Educating Clinton:
Bosnia and Bonds
Jude Wanniski
May 17, 1993

A journalist friend, who is an otherwise ardent supporter of President Clinton, complained to me last week that he thinks it is a great mistake for the President to share his doubts about policy in public. "One day he thinks we should bomb Bosnia. The next day he's not so sure. Back and forth he goes, which makes him seem indecisive, unpresidential. He should be a leader. He should assemble his experts, get their considered opinions, make a decision, announce it to the people, and stick to it." Well, er, I observed, "Isn't that what he did in Waco?"

In fact, I prefer a young President Clinton who ventilates in public, sharing his policy doubts, allowing the American people to give him feedback before he proceeds with policies he might come to regret soon after he sets them in motion. As we suggested in "Boris and Bosnia," 4-28, the Waco disaster may have had at least this positive effect, demonstrating to Mr. Clinton that the ill-considered use of force can have unintended consequences. It is clear that by dithering on Bosnia he has permitted a flow of analysis and opinion to reach him in a way that has deflected the hurry-up-and-shoot appeals that were hustling him toward war. The situation in the Balkans remains incendiary, but now at least the President will open discussion on how the situation there might be solved without the use of force. This is a discussion that has not yet taken place.

In the U.S. press, the only item we have seen to date that suggests carrots rather than sticks was a commentary by Flora Lewis of The New York Times, 5-1, which throws out some ideas on how the region might be pacified through unifying economic projects. In his marvelous new book, Pandemonium, about the return of ethnic devolutions as a dangerous trend in a splintering world, Senator Daniel Patrick Moynihan does note that "affluence" is almost always a useful antidote to racial, religious or ethnic tensions. Did not the American experience demonstrate to the world the practicality of a melting pot, heated by the opportunities of entrepreneurial capitalism and grass roots democracy? Why not export these ideas to the Balkans, as well as to the splintered pieces of the former USSR, instead of the austerity schemes of the IMF?

Similarly, the President is now in the process of learning about monetary policy in a way that could be enormously beneficial to the nation and the world. We remain very nervous about the bond market, which could get mangled if the President doesn't learn these lessons quickly enough. The retreat of the bond market in recent weeks reflects growing doubts about the President's willingness to keep his nose out of the management of Fed policy. The Federal Open Market Committee meets tomorrow under a cloud as a result of the President's recent tendency to blurt out ill-considered views on interest rates, the dollar, and the Fed. As with Bosnia, though, the President's ventilations on monetary matters invites feedback that could fill the gaps in his knowledge. President Bush showed no interest in learning about the mechanisms of Fed policy, nor did Treasury Secretary Nick Brady. Bill Clinton, however, is a determined policy wonk, who is eager for education. Our continued long-term confidence in bonds rests on the ability of Federal Reserve Chairman Alan Greenspan to do the teaching.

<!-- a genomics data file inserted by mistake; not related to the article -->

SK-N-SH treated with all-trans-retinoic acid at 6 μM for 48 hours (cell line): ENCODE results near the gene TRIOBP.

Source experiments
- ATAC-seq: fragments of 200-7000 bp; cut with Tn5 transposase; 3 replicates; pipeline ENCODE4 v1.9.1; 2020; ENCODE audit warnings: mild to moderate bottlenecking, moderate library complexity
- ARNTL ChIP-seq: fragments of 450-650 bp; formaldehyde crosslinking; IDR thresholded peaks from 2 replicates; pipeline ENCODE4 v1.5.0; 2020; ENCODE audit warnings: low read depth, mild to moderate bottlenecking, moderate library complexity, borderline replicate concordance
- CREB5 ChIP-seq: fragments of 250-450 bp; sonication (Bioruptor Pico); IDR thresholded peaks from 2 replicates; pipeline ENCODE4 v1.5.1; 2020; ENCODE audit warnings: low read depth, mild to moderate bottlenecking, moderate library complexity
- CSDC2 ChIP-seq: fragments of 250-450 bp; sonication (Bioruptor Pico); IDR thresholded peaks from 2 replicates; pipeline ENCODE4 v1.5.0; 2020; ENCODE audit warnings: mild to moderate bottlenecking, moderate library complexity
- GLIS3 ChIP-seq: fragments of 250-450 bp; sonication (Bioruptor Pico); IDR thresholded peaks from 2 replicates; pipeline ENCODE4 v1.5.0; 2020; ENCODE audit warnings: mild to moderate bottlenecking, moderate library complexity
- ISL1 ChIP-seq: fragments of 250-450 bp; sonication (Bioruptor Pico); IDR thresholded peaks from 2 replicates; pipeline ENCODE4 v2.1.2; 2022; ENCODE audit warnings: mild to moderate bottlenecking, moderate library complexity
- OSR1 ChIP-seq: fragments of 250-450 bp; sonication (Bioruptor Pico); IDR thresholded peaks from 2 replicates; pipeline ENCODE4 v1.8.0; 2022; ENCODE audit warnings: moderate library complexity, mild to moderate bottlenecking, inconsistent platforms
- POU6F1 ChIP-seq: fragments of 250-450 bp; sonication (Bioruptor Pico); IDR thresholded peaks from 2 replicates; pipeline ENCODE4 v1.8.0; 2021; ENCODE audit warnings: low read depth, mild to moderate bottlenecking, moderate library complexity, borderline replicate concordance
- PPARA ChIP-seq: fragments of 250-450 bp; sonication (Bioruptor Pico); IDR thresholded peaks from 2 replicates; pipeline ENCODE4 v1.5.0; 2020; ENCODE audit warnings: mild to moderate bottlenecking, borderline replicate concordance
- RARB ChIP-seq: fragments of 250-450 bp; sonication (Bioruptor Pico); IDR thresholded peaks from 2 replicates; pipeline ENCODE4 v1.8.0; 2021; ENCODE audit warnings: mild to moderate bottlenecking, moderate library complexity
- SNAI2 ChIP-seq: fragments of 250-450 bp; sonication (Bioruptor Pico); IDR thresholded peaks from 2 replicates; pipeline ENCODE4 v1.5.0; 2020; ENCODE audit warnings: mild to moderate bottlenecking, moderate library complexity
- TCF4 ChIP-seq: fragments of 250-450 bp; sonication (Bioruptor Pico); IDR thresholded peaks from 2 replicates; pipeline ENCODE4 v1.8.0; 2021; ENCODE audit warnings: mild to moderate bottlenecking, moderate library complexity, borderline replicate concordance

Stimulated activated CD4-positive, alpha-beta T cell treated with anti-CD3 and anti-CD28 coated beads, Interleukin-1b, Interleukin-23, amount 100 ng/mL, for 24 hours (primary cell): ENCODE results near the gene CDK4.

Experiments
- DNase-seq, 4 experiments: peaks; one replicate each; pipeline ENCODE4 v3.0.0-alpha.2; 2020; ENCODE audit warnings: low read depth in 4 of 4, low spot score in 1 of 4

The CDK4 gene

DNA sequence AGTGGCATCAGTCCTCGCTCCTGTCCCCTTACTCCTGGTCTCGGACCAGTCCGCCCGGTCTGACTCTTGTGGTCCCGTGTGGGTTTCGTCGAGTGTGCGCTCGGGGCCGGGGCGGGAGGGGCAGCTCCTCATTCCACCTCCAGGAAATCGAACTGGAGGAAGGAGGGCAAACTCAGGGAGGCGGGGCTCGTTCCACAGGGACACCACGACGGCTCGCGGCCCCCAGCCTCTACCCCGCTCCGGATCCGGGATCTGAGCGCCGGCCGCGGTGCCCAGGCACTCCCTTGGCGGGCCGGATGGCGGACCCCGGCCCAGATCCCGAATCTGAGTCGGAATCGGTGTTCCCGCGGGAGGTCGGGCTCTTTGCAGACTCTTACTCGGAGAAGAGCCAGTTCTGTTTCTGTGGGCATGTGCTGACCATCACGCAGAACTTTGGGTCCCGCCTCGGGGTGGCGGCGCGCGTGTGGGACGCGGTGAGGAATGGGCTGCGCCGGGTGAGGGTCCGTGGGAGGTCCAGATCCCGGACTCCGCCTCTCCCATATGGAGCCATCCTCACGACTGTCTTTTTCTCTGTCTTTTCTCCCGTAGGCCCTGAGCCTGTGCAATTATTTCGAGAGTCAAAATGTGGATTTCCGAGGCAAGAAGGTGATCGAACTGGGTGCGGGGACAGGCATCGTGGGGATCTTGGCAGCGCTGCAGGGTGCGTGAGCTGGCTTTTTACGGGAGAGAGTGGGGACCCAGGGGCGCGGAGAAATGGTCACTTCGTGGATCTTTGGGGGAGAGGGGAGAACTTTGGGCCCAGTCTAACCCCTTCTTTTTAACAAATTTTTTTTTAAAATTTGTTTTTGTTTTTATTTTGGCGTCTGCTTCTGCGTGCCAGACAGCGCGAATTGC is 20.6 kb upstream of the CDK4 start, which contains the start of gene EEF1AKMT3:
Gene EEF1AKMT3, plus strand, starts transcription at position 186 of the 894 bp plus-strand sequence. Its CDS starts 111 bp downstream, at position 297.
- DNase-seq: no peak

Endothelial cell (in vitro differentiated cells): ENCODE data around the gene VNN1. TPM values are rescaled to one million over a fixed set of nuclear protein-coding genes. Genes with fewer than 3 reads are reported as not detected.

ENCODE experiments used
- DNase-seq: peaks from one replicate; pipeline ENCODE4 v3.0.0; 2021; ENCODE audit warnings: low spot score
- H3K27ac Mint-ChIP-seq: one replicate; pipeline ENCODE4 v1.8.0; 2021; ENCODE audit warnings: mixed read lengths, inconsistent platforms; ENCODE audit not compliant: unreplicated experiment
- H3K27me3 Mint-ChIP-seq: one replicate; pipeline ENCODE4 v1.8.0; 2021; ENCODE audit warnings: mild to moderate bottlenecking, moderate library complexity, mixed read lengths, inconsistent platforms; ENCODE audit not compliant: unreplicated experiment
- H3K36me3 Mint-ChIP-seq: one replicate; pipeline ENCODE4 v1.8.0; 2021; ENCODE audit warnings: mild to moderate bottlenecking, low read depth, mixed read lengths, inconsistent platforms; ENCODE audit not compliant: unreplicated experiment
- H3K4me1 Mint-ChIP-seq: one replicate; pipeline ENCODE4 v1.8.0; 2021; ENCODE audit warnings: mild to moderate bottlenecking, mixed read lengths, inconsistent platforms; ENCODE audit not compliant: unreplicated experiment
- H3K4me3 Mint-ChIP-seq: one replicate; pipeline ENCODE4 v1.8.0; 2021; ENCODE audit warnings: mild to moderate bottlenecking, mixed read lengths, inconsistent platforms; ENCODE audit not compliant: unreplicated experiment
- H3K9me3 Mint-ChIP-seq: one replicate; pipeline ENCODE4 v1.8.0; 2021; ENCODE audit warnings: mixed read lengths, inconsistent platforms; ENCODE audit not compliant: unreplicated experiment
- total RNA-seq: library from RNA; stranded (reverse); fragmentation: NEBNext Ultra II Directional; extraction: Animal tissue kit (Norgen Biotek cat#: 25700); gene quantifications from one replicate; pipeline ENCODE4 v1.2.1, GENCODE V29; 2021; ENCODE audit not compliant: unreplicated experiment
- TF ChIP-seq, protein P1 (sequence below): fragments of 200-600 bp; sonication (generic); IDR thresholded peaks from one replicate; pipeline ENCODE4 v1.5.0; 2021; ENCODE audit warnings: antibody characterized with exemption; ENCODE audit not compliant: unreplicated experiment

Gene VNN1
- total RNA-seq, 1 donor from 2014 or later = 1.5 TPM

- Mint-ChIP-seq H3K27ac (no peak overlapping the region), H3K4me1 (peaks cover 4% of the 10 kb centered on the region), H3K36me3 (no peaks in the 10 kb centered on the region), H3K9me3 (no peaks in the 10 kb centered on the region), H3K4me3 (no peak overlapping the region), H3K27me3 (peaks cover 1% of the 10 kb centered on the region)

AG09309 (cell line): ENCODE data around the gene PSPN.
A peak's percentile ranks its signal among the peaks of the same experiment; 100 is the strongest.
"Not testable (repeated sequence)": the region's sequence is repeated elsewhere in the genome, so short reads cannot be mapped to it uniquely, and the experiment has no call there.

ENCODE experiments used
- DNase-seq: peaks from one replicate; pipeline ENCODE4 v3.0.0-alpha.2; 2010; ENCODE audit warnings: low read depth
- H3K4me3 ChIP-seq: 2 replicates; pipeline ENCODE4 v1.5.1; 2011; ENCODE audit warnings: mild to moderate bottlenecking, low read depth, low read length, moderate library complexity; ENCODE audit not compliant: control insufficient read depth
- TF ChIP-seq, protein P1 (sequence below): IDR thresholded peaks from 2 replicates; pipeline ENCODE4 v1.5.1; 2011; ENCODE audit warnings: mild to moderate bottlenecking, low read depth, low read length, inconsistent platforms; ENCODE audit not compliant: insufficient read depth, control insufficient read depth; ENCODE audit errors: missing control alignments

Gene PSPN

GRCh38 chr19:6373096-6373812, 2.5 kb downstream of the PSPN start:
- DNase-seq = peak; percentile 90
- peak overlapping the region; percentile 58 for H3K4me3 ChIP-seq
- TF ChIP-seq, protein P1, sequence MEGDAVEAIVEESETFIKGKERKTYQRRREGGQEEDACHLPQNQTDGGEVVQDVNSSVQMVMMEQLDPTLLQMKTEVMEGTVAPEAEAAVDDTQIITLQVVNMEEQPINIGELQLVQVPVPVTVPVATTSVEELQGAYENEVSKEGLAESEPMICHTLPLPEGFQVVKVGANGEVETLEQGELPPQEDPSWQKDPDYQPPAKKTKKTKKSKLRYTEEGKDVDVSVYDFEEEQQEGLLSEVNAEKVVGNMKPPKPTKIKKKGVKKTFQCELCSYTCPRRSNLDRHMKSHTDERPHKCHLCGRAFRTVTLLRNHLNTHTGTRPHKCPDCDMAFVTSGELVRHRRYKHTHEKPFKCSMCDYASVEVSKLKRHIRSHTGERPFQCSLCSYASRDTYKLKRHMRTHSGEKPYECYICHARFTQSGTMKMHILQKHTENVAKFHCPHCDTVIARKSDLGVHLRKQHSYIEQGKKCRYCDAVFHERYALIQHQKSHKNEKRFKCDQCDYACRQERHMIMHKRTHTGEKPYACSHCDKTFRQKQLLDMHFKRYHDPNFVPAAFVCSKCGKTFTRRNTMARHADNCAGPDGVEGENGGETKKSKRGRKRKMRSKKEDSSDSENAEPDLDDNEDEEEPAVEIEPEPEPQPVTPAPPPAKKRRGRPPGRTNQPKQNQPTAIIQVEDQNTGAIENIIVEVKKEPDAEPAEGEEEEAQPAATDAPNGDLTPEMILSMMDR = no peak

In his press conference of last Friday, for example, the President was asked if he agreed with those who are now arguing for an increase in short-term interest rates, to combat growing signs of inflation. The President's answer revealed that he knows less than he should about monetary policy, as he argued against an increase in long-term interest rates on the grounds that renewed inflation is not yet clearly evident. In other words, the question was about short rates, over which the Fed has some control, and the answer was about long rates, which the Fed can only control if it makes the right decisions about short rates. This information disconnect exists in the minds of most politicians, and obviously exists to a large degree in the mind of Treasury Secretary Lloyd Bentsen, who was asked on "Meet the Press" yesterday about short rates, and answered as the President did on long rates.